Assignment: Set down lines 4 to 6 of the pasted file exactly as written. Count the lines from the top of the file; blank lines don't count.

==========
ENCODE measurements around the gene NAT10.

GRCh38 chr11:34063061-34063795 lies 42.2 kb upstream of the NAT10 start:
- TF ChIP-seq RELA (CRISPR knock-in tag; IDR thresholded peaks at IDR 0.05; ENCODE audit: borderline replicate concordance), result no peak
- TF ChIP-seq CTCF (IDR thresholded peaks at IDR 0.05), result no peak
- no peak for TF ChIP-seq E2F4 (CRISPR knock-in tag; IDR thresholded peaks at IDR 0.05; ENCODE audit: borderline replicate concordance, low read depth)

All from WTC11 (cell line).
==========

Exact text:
- TF ChIP-seq CTCF (IDR thresholded peaks at IDR 0.05), result no peak
- no peak for TF ChIP-seq E2F4 (CRISPR knock-in tag; IDR thresholded peaks at IDR 0.05; ENCODE audit: borderline replicate concordance, low read depth)

All from WTC11 (cell line).